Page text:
6. Star Wars Rebels – This is a Disney series that takes place between Episode III and Episode IV. It shows the beginnings of the rebellion we see in Episode IV but it doesn’t focus on the characters from that film. The animation leaves a bit to be desired but the storylines are great and it’s definitely a good one for kids.
  7. Star Wars Droids – This was a cartoon from the 1980s and it focuses on the droids from the Star Wars films. It takes place between Episode III and Episode IV but doesn’t really count towards the larger story. It’s fun to watch if you like 80’s cartoons but otherwise, definitely skippable.
  8. Lego Star Wars: The Empire Strikes Out – Another Lego movie, pretty fun and it obviously lampoons Episode V but again, doesn’t count towards the larger story.
  9. Lego Star Wars: The Freemaker Adventures – This was a series that aired from 2016-2017. It’s a bit of an outlier in that it is a Lego show that is episodic. At one point it was supposed to count towards the larger story but it doesn’t really fit. It’s still a fun watch, especially for kids, though.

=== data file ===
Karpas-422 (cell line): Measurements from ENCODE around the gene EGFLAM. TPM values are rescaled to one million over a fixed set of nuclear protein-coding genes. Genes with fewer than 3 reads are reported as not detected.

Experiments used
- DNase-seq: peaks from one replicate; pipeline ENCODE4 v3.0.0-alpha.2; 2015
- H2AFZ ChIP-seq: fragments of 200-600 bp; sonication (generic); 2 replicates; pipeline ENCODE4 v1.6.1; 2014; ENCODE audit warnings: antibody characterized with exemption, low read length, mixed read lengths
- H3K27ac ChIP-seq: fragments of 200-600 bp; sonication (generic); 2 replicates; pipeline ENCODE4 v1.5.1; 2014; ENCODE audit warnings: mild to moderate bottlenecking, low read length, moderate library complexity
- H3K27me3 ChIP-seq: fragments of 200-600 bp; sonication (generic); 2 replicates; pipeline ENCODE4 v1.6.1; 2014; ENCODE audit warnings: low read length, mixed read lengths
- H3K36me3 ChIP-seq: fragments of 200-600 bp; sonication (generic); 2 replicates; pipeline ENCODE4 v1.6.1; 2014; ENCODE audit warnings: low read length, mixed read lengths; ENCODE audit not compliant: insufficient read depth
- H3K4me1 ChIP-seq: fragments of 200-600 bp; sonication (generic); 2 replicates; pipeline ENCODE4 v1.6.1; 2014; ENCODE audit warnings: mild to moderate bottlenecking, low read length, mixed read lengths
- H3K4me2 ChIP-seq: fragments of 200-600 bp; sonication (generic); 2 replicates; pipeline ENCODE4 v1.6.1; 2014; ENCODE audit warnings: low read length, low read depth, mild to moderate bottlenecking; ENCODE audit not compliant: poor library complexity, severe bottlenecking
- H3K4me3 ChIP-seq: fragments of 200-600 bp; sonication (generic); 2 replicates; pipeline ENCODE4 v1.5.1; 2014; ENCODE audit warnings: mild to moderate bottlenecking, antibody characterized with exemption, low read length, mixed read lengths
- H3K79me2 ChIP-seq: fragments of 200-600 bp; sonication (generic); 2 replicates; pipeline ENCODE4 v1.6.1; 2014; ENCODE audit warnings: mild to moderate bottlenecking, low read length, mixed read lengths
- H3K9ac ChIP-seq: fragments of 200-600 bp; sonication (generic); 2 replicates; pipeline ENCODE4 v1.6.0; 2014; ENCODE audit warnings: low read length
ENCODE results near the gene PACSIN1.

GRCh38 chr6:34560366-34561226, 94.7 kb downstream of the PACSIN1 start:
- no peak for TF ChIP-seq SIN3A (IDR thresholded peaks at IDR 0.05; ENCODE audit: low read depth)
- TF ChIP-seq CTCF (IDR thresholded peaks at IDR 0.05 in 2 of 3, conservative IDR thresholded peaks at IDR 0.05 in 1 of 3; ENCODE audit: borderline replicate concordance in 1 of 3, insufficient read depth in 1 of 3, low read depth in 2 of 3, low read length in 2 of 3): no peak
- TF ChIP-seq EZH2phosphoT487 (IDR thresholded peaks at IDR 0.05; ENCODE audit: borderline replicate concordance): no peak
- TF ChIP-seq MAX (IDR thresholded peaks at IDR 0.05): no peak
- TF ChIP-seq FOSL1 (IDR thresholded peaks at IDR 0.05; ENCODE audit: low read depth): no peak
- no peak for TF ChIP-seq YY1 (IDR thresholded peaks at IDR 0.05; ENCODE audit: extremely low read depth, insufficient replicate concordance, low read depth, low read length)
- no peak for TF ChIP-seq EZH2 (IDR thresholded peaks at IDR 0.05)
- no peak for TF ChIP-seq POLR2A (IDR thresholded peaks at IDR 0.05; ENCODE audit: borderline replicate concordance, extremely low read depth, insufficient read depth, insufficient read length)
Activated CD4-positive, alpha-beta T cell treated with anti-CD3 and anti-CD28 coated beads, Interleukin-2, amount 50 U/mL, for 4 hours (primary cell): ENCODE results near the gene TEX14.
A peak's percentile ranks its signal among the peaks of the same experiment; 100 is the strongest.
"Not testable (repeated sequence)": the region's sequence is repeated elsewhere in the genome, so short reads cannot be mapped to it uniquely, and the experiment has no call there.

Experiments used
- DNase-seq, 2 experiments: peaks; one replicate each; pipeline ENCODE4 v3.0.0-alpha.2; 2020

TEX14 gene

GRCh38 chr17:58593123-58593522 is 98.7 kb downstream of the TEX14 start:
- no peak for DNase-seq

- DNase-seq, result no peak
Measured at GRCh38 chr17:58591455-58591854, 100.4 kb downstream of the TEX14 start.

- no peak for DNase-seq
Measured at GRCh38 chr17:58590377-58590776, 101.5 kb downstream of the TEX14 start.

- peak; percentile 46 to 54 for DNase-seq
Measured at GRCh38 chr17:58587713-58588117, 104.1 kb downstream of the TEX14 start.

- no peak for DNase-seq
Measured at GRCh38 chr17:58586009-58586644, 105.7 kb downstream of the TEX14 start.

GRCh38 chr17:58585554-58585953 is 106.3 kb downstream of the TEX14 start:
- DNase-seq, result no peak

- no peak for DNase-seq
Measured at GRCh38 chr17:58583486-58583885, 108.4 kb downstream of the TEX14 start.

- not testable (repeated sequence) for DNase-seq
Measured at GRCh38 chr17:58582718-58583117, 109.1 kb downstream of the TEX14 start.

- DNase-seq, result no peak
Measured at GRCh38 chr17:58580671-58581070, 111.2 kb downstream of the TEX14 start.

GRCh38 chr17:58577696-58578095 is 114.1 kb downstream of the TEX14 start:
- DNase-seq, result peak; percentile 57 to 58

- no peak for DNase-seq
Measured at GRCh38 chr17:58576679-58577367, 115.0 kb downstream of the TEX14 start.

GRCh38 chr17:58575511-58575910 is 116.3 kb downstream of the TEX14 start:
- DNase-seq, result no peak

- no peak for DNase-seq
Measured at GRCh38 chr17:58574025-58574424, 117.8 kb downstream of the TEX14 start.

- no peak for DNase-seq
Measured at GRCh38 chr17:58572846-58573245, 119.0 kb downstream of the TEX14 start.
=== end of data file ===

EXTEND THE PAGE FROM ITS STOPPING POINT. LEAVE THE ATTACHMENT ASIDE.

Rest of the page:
10. Lego Star Wars: Droid Tales – This is another Lego special which focuses on the droids. And again, like the other Lego shows doesn’t really count for the whole story but is sure fun to watch.
  11. Ewoks – This was the partner show to Star Wars Droids in the 1980s. This show focuses on the furry creatures known as Ewoks from Episode VI. I liked it as a kid but this probably doesn’t hold up that well compared to other cartoons of the time.
  12. Star Wars Resistance – This is an animated series that takes place between Episode VI and Episode VII and focuses on a group of pilots. It’s a fun show but definitely geared towards the younger crowd. It does follow a bit of a story similar to how The Clone Wars, The Bad Batch, and Rebels do.
  13. Lego Star Wars: The Resistance Rises – Another Lego special. This takes place just before Episode VII but again doesn’t count towards the larger story.